Several BetaNews readers wrote in to notify us that Microsoft has released Build 2446 of the upcoming Windows XP. Sent to testers earlier this week, one reader reports Microsoft has removed the registry key that disables product activation in an effort to fight piracy. The final release of Windows XP is expected in the fall, with Beta 2 coming up shortly. Keep checking back for further information as Microsoft continues to develop Windows XP.

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Windows NT Life Cycle Nearing End

According to information recently sent to BetaNews, it appears that Windows NT is nearing the end of its lifecycle at Microsoft. Service Pack 7 for NT 4.0 is expected in the third quarter of this year, and is said to be the last for the operating system. With focus mainly on Windows 2000 and Windows XP now, Service Pack 2 for Win2k is expected sometime soon, with the final release of WindowsXP coming later this year. Service packs are expected to follow every six months in the future for these two operating systems.

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Naked Wife Virus Spreading

In keeping on top of the latest virii hitting the net, McAfee yesterday issued a warning about the newly discovered Naked Wife virus. Carrying a payload which attempts to delete all .bmp, .com, .dll, .exe, .ini, and .log files, this virus poses as a flash movie with the window reading "JibJab Loading". McAfee has labeled the virus high risk, so be on the lookout for any message carrying the NakedWife.exe attachment.

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OfficeXP Released to Manufacturers

Microsoft announced today that the next version of its popular office suite, officially named OfficeXP, has been released to manufacturers. A slew of new features has been adding, including the new SharePoint system which allows users to share information on private Web pages built directly through Office.

A new "Smart Tag" system enhances Office by recognizing when users enter certain keywords that will trigger events in the software. For example, if the user types a name that is in their Outlook address book Word might prompt them to see if they would like to grab the person's address.

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New.net Bypasses ICANN on TLDs

A new registration site, New.net, has directly bypassed the popular Internet regulation board ICANN in offering TLDs for sale. The PCWorld article reports that New.com, in addition to the seven recently approved top level domains, 13 others are up for sale at $25 a shot. The new domains include .kids, .travel, and .xxx. Arguments over ownership of sites will be judged in the same manner as ICANN by New.net. The company is working with UltraDNS to make access to the domains more efficient, as they already work within existing DNS structure. For more information visit www.new.net.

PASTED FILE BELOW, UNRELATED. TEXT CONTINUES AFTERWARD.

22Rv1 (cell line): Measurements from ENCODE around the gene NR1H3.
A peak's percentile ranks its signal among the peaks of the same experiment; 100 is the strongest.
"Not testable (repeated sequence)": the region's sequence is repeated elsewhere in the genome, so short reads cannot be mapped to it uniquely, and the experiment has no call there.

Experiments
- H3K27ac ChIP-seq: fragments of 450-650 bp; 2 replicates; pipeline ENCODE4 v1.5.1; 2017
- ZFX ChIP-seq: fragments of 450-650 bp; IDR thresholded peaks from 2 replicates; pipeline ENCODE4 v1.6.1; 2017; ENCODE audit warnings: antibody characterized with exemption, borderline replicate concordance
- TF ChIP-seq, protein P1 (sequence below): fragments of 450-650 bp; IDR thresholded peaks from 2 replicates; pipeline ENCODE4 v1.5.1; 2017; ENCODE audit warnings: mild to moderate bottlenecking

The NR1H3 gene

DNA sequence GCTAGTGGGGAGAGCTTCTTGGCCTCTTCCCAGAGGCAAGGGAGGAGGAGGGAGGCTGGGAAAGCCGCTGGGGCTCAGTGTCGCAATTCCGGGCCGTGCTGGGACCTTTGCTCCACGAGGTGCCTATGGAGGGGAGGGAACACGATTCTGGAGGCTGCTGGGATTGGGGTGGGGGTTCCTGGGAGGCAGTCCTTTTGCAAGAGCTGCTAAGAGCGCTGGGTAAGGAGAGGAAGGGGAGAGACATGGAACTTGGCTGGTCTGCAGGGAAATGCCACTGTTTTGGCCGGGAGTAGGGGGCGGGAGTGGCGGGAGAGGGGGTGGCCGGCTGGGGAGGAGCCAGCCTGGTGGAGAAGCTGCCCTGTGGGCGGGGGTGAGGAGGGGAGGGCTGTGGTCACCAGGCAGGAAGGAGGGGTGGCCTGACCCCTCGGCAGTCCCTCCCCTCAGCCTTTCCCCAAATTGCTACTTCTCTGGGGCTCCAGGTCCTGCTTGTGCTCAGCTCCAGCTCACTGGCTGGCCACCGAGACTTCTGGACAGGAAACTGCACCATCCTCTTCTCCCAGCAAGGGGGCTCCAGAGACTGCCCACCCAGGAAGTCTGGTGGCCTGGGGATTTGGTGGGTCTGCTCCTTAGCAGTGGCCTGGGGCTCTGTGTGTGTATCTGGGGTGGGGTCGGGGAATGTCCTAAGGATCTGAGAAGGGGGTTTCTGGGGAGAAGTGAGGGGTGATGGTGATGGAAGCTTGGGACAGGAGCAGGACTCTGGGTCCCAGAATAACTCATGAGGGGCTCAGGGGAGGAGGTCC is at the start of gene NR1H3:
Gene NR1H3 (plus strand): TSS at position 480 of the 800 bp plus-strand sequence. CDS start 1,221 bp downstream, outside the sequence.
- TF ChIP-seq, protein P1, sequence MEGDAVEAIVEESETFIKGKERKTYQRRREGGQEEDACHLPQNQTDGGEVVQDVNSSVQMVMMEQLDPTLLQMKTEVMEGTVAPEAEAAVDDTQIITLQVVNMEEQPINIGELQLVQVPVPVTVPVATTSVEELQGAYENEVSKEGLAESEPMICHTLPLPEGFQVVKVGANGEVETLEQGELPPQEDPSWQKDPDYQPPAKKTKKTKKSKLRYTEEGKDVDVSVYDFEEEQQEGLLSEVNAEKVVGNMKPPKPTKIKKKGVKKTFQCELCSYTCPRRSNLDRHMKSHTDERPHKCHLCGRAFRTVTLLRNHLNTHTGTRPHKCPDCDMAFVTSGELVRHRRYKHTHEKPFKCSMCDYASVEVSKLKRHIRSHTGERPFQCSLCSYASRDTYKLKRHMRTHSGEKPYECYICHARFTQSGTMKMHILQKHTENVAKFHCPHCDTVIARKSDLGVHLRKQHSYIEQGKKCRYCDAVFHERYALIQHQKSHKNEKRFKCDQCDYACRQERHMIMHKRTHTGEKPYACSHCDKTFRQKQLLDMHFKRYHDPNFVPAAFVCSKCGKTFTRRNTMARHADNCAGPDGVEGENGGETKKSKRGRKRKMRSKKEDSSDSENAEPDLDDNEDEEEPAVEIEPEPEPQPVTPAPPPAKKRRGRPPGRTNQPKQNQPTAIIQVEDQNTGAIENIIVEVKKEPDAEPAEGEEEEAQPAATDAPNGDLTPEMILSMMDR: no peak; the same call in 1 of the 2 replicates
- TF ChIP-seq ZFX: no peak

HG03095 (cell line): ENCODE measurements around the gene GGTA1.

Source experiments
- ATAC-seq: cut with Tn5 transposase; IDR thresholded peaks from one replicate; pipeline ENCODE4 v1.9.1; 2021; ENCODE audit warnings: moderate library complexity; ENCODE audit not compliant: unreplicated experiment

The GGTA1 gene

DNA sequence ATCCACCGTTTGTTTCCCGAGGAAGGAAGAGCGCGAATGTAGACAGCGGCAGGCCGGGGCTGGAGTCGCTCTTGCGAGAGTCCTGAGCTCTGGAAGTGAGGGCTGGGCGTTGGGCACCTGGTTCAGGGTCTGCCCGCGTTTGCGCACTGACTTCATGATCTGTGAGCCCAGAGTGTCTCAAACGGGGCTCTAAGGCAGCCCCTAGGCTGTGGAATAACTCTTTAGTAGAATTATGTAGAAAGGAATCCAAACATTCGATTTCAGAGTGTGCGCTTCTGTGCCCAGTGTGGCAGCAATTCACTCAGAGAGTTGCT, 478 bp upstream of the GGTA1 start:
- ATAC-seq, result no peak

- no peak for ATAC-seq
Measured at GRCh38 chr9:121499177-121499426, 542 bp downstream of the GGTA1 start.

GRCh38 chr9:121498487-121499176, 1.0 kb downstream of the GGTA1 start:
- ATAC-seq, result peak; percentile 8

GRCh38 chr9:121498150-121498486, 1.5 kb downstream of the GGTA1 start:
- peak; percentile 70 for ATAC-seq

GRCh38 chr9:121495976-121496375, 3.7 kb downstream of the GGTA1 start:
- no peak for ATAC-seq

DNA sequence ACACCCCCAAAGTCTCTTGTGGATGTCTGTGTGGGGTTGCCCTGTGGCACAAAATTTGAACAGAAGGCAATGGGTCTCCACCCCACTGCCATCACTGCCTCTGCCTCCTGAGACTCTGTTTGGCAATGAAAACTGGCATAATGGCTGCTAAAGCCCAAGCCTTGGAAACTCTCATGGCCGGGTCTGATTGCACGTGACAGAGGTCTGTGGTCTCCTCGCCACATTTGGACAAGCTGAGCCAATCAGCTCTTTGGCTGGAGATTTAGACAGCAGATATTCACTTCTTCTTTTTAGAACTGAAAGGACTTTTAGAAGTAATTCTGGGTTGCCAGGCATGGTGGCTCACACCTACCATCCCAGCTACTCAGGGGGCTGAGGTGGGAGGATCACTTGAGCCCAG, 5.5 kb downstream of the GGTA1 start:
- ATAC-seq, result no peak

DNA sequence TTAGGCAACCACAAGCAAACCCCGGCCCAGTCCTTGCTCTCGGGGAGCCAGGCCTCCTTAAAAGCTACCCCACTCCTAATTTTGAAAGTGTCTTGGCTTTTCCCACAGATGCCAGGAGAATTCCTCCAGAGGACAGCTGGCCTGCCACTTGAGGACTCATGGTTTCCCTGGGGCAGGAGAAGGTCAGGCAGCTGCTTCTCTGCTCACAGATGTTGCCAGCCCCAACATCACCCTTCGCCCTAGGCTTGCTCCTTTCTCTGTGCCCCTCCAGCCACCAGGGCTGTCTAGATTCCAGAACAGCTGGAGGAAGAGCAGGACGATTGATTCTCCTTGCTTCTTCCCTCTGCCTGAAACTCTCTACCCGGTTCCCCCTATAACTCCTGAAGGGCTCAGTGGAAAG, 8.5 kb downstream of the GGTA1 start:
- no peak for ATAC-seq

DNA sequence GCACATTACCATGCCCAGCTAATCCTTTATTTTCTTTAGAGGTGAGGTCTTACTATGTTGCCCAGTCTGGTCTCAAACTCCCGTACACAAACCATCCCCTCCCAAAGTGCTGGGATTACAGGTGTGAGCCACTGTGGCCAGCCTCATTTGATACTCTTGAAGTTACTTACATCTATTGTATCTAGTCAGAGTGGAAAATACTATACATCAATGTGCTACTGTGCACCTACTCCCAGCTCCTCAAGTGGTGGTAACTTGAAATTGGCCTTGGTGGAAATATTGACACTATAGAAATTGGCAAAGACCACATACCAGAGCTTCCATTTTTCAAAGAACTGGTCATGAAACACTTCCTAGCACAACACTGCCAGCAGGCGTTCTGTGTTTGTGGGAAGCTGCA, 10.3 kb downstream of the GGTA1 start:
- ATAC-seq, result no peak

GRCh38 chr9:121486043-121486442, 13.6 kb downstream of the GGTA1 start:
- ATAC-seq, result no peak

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Napster Screening System Will Help

Pleading to keep the service going, attornies for Napster today told the judge that a new screening system could potentially block as many as one million MP3 files from being traded on the network. RIAA President Hilary Rosen told AP that the group sees potential in the efforts by Napster, but many think they should be forced to do more. Napster officials said the software would be smart enough to catch variations on spelling and other tricks that could be used to get around such filters. Many critics doubt the effectiveness of said screening based on the theory that users will simply rename files. Only time will tell what the final resolution to this conflict between Napster and the RIAA will be.

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Hotmail Addresses Public Domain

The Associated Press reports today that Hotmail users are at risk for receiving spam if they fail to see the "opt out" checkbox during Hotmail registration. According to the report users are automatically added to the Infospace Internet White Pages directory. Microsoft representatives told the AP reporter that users clearly have the chance to uncheck the box, so it is not a breach of privacy. What do you think? Since there is the opt out checkbox it doesn't seem like such a big deal, but because it is Microsoft related all hell should break loose right?

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Scope - Interesting New Web Software

A BetaNews reader sent word over the weekend about a new Internet browser hitting the net dubbed Scope. What makes Scope unique is its ability to show you what the same Web page looks like when rendered by both the Mozilla and IE engines. Using a simple tab interface it allows developers to check both simultaneously without having to load several programs all at once. You can also save groups of sites to be opened at the same time under one single command. This lightweight browser also features tools to block annoying popup advertisements. For more information check it out here.